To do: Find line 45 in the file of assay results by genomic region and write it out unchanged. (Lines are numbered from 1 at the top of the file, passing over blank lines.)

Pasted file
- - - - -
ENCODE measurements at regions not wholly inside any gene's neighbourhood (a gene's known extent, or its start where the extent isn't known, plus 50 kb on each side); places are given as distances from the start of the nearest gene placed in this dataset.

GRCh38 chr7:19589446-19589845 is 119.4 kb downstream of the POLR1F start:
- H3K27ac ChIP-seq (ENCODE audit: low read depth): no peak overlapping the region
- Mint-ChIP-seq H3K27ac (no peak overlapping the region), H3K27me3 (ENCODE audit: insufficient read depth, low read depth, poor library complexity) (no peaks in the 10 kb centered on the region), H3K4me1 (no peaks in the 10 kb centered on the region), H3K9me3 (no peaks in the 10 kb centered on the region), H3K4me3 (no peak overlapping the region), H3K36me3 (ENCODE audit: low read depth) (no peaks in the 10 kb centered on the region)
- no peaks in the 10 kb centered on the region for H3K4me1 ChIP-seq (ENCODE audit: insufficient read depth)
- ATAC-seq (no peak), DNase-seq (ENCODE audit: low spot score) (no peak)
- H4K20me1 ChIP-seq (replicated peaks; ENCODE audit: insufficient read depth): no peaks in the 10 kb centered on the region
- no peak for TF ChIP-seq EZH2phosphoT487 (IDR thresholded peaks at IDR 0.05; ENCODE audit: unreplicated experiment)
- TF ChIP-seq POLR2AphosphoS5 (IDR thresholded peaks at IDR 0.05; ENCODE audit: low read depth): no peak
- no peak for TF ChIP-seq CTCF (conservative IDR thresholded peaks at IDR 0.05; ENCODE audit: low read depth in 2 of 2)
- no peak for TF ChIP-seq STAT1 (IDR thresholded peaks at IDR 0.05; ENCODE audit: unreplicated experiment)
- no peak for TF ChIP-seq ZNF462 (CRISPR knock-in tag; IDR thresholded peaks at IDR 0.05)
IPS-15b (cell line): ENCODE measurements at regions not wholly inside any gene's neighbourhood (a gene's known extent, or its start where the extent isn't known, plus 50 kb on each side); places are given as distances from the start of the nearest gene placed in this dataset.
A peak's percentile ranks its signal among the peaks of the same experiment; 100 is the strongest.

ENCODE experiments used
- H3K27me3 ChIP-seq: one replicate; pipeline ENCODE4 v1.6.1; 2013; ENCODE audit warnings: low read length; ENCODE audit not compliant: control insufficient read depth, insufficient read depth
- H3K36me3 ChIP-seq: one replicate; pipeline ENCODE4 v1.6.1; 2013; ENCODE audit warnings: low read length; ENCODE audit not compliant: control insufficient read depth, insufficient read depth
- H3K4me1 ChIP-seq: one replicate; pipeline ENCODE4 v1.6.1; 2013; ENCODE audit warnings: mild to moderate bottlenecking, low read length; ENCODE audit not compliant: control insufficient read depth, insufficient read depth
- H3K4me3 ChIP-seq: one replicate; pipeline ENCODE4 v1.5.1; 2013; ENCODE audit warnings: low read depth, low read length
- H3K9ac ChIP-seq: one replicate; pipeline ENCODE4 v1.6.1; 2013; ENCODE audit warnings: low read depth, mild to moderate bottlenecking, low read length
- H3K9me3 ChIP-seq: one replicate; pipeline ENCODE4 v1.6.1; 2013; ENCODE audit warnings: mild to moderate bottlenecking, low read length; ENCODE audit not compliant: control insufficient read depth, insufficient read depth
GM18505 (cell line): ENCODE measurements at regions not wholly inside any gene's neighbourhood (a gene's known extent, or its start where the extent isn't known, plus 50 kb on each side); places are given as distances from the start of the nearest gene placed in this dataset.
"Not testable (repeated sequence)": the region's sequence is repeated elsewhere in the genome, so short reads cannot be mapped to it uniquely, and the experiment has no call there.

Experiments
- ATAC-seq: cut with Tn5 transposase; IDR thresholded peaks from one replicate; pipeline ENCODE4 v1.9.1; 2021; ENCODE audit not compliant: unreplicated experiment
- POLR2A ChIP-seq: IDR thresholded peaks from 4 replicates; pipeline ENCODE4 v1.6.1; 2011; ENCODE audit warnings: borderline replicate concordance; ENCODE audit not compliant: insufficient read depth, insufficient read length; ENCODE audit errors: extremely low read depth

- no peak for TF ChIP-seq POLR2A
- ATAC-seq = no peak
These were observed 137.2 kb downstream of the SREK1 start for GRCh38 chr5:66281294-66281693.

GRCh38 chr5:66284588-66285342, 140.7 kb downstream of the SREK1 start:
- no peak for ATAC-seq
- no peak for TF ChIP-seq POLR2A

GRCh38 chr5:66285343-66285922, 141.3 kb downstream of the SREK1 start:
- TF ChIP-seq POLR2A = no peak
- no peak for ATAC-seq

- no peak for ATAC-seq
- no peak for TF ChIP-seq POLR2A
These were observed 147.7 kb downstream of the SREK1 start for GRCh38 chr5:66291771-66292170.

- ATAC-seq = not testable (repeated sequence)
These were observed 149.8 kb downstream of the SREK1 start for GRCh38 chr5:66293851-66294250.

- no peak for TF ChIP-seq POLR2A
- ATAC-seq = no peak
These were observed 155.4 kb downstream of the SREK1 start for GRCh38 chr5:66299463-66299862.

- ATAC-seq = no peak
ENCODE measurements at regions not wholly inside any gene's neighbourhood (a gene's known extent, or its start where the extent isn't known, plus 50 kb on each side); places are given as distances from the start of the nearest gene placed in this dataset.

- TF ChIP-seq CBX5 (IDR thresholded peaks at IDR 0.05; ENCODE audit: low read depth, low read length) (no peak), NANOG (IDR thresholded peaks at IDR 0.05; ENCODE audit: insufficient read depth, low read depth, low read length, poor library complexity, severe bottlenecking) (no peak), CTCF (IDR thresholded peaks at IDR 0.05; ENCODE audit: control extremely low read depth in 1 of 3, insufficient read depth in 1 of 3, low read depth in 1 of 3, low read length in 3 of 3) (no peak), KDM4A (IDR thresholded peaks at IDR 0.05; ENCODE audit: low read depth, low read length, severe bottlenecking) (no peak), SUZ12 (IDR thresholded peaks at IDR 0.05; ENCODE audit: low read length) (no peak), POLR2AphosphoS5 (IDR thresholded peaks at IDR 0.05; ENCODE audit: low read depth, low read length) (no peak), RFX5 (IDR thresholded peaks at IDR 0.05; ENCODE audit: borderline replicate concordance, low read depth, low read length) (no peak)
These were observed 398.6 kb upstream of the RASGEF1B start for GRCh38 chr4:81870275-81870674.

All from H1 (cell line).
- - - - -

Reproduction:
ENCODE measurements at regions not wholly inside any gene's neighbourhood (a gene's known extent, or its start where the extent isn't known, plus 50 kb on each side); places are given as distances from the start of the nearest gene placed in this dataset.